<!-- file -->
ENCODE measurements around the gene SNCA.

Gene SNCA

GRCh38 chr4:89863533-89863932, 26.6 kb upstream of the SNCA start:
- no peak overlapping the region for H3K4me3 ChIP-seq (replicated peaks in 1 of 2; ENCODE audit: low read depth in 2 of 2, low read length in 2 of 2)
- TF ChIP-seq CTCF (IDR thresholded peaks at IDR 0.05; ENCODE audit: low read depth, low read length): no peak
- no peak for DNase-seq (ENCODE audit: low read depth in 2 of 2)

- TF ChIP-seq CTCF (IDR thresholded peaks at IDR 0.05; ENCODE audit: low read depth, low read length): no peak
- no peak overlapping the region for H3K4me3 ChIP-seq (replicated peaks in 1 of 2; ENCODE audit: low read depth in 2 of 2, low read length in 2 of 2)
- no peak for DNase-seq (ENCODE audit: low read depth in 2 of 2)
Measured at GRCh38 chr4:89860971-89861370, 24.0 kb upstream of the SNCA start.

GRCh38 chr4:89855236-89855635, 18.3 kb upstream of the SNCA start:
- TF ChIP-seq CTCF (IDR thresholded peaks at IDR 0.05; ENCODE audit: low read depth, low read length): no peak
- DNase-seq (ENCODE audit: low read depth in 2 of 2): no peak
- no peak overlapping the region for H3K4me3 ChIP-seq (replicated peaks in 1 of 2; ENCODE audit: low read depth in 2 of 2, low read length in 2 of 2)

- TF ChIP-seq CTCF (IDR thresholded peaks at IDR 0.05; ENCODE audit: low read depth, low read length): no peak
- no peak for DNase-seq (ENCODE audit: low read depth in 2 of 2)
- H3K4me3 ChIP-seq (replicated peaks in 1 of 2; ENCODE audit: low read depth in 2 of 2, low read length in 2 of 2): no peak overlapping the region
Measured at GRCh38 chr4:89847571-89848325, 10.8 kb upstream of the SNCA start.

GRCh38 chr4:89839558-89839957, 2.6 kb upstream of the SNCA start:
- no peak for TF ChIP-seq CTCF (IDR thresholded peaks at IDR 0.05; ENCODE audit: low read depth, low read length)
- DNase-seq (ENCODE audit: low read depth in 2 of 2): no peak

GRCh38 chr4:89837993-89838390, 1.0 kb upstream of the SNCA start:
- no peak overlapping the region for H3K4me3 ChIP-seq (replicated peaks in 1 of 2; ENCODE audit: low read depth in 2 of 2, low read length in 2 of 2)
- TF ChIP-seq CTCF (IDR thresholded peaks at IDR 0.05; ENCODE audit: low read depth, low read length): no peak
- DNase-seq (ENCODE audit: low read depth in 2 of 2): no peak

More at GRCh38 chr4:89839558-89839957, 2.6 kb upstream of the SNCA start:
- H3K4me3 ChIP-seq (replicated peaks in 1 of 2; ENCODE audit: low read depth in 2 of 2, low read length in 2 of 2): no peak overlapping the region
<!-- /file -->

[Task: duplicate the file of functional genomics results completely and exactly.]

ENCODE measurements around the gene SNCA.

Gene SNCA

GRCh38 chr4:89863533-89863932, 26.6 kb upstream of the SNCA start:
- no peak overlapping the region for H3K4me3 ChIP-seq (replicated peaks in 1 of 2; ENCODE audit: low read depth in 2 of 2, low read length in 2 of 2)
- TF ChIP-seq CTCF (IDR thresholded peaks at IDR 0.05; ENCODE audit: low read depth, low read length): no peak
- no peak for DNase-seq (ENCODE audit: low read depth in 2 of 2)

- TF ChIP-seq CTCF (IDR thresholded peaks at IDR 0.05; ENCODE audit: low read depth, low read length): no peak
- no peak overlapping the region for H3K4me3 ChIP-seq (replicated peaks in 1 of 2; ENCODE audit: low read depth in 2 of 2, low read length in 2 of 2)
- no peak for DNase-seq (ENCODE audit: low read depth in 2 of 2)
Measured at GRCh38 chr4:89860971-89861370, 24.0 kb upstream of the SNCA start.

GRCh38 chr4:89855236-89855635, 18.3 kb upstream of the SNCA start:
- TF ChIP-seq CTCF (IDR thresholded peaks at IDR 0.05; ENCODE audit: low read depth, low read length): no peak
- DNase-seq (ENCODE audit: low read depth in 2 of 2): no peak
- no peak overlapping the region for H3K4me3 ChIP-seq (replicated peaks in 1 of 2; ENCODE audit: low read depth in 2 of 2, low read length in 2 of 2)

- TF ChIP-seq CTCF (IDR thresholded peaks at IDR 0.05; ENCODE audit: low read depth, low read length): no peak
- no peak for DNase-seq (ENCODE audit: low read depth in 2 of 2)
- H3K4me3 ChIP-seq (replicated peaks in 1 of 2; ENCODE audit: low read depth in 2 of 2, low read length in 2 of 2): no peak overlapping the region
Measured at GRCh38 chr4:89847571-89848325, 10.8 kb upstream of the SNCA start.

GRCh38 chr4:89839558-89839957, 2.6 kb upstream of the SNCA start:
- no peak for TF ChIP-seq CTCF (IDR thresholded peaks at IDR 0.05; ENCODE audit: low read depth, low read length)
- DNase-seq (ENCODE audit: low read depth in 2 of 2): no peak

GRCh38 chr4:89837993-89838390, 1.0 kb upstream of the SNCA start:
- no peak overlapping the region for H3K4me3 ChIP-seq (replicated peaks in 1 of 2; ENCODE audit: low read depth in 2 of 2, low read length in 2 of 2)
- TF ChIP-seq CTCF (IDR thresholded peaks at IDR 0.05; ENCODE audit: low read depth, low read length): no peak
- DNase-seq (ENCODE audit: low read depth in 2 of 2): no peak

More at GRCh38 chr4:89839558-89839957, 2.6 kb upstream of the SNCA start:
- H3K4me3 ChIP-seq (replicated peaks in 1 of 2; ENCODE audit: low read depth in 2 of 2, low read length in 2 of 2): no peak overlapping the region